Five words pulled philosopher Rene Descartes out of a possible existential crisis. “I think therefore I am.”
What pulled him out pushes me.
I think way too much. Therefore, Am I?
While we are at it, what is “i”? Is it the “I” in Identity that defines my life and beliefs or is it the “i” in introspection, introversion, or insanity?
This is overthinking in action. My Overthinking. I’ll be the first to admit it can be very annoying. It can become an eternal existential spiral. It sounds deep and dopey but to everyone around, it brings up one question: “Is s/he okay?”
Overthinking has a mostly negative undertone to it. Because it seems to add an unnecessarily thick layer of complexity to life. Hence a oft-said vapid advice:
“Don’t think so much!”
This is the single piece of advice across spectrums ranging from picking a dress to picking a man/woman. The irony in telling someone not to think so much is that a statement like that needs absolutely no thinking at all — which only makes the case to overthink even stronger.
However, overthinking about picking a dress is different from sitting with your head in the clouds contemplating whether you should be going to a hoedown where everyone’s going be drunk and spouting inane logic – and then wondering why you are so judgmental – and coming to terms with the fact that people are having fun – and then further accepting the fact that it’s not fun for you – and then tilting your head side-ways and remaining like that for a few minutes before arriving at the same conclusion every single time:
you are going to die alone!
I fall somewhere in that thought zone and it leaves me at the receiving end of the don’t think so much platitude. I inform the concerned I need several hours to think about that statement.
Over-thinking makes my life difficult; sometimes downright miserable. But, it does something else too. It makes my life rife with beauty. It makes me pay attention to things. It makes me ask better questions. And (I think) it makes me less of a jackass.
Life was a whole lot easier when I sat there – slobbering smile – being okay with just about everything. Not to mention, being dumb as shit. I miss those ignorant-is-bliss days sometimes. But, I’ll never trade my over-thinking for that. This is not a justification as much as an attempt to underpin the fact that overthinking is not as bad or complex as it’s made out to be.
The thing with overthinking is that people will regularly dismiss you off as a phoney. Because over-thinking can get annoying for people around you. Ironically, it requires some overthinking to even realize that. And to – painfully – realize overthinking doesn’t make you superior to the human race and that you don’t need a planet of your own.
If you overthink, you must be wary of overloading your overthinking onto everyone. Because thinking is a deeply personal thing. It’s a level of insanity and you never know who shares your levels. If I were to pour out everything I think about on this blog, it would be a smorgasbord of vomit.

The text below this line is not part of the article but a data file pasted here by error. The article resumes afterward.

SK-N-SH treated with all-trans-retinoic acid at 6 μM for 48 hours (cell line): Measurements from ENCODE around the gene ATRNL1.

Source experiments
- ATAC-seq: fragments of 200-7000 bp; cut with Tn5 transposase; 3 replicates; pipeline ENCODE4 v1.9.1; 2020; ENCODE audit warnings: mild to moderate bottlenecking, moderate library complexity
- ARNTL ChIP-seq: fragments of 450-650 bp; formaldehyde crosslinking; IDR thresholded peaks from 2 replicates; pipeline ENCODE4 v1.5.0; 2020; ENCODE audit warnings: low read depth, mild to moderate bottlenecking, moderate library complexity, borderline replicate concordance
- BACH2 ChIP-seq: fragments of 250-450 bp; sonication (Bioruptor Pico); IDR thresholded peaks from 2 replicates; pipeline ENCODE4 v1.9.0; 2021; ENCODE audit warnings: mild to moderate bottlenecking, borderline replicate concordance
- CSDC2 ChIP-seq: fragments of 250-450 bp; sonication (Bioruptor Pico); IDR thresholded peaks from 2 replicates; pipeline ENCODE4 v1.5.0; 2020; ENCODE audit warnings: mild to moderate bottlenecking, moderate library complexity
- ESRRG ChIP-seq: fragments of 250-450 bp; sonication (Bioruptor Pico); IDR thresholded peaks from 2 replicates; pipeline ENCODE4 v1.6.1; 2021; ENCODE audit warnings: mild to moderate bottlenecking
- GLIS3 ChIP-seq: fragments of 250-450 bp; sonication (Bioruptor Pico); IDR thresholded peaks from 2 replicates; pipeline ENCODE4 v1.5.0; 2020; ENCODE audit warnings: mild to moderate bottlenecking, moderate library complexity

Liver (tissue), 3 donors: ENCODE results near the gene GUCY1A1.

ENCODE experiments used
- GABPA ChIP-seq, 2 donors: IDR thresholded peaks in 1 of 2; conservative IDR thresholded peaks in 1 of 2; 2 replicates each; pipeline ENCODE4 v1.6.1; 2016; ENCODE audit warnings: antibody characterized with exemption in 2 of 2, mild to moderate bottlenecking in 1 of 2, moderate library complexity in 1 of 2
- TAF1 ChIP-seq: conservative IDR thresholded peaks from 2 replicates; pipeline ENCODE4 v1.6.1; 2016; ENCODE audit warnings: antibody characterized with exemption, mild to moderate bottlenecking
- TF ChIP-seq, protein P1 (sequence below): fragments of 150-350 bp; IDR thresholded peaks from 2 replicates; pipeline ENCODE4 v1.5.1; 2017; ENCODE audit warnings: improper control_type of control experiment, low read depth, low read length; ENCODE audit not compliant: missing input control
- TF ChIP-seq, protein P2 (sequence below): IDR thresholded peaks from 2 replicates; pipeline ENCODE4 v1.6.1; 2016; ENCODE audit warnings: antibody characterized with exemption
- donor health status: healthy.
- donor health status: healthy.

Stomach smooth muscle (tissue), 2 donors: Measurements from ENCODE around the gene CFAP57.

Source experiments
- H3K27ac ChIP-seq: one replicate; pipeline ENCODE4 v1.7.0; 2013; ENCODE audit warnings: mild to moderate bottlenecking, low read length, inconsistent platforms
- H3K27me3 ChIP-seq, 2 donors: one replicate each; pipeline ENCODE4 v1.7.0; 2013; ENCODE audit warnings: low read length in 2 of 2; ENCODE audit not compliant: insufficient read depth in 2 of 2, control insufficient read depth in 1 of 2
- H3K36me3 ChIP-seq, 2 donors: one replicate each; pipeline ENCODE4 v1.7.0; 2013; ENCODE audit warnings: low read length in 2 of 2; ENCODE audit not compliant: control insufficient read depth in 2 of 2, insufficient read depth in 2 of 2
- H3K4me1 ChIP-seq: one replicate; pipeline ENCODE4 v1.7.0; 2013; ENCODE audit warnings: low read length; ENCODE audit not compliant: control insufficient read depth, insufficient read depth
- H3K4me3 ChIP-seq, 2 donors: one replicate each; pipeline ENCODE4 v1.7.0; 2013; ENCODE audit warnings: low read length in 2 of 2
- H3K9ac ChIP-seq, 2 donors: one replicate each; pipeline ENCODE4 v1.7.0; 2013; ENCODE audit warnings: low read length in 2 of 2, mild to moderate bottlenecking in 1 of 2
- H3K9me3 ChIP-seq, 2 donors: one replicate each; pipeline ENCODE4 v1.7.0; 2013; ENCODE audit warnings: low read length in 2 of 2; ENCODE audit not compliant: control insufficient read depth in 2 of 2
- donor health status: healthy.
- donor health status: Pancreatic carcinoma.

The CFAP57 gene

What you read here are traces of overthinking. If I had remained the idiot kid that I was for most of my life, sneering at people that overthink, I would be writing about some asshat that cut me off in traffic or about why I prefer Adele to Beyonce to Katy Perry.
Overthinking by itself is not bad. It’s the result of overthinking that makes all the difference. It can make you neurotic, condescending and hard on yourself, even if it’s making you intelligent and rad. This is a process in overthinking regardless. The result, however, could be new depths of annoyance or new depths of realization. When the realization comes, you will pause, start paying attention and begin to ask better questions.
You may not find all the answers, which will just lead to more questions ad-infinitum. Your mind will feel like a continuously dividing bacteria. It’s called evolution.
Overthinking helps plant a seed in people’s head about there being more ways to think about something. That’s how much change came about. But, change is never the end goal. It’s the means. The end is a more thoughtful life.
I overthink about my writing a lot. What do I even hope to accomplish with this blog? What am I after? Sure, I would love for more people to read. I dream about people telling me how I changed their life and how I should have all their money and large tracts of their land etc.,.
But, that’s not what I am after. At a shallow level, I may have thought that’s what all this is (I’ll still take the money and land).
I realized I wrote irrespective of how many people read. I realized what I was after was to become more thoughtful about a few things. I make the thoughts public because it helps me have more meaningful conversations when I find myself in a hoedown.
Overthinking doesn’t make you god’s unique snowflake. Most times, you realize you are not so deep and rad after all, and that people have had the exact same thoughts you have had for years. All of philosophy is basically just that. But that’s not the point. The point is to peel through the layers of complexity that belong to you. A lot of us never bother with that. And in the process, we don’t acknowledge how complex everyone else is.
We all love courage because it has the vibe of unstoppable and getting you to your biggest dreams to it. But courage can also make you do dumb shit and get you killed. Over-thinking is like that – like any other virtue. It can help you become aware, attentive and accepting, or it could make you angry, annoying and asinine. Chances are that you’ll find out what it’s making you only when you start thinking a little more than usual.
Cogito. Cogito. Cogito. Ergo, Sum.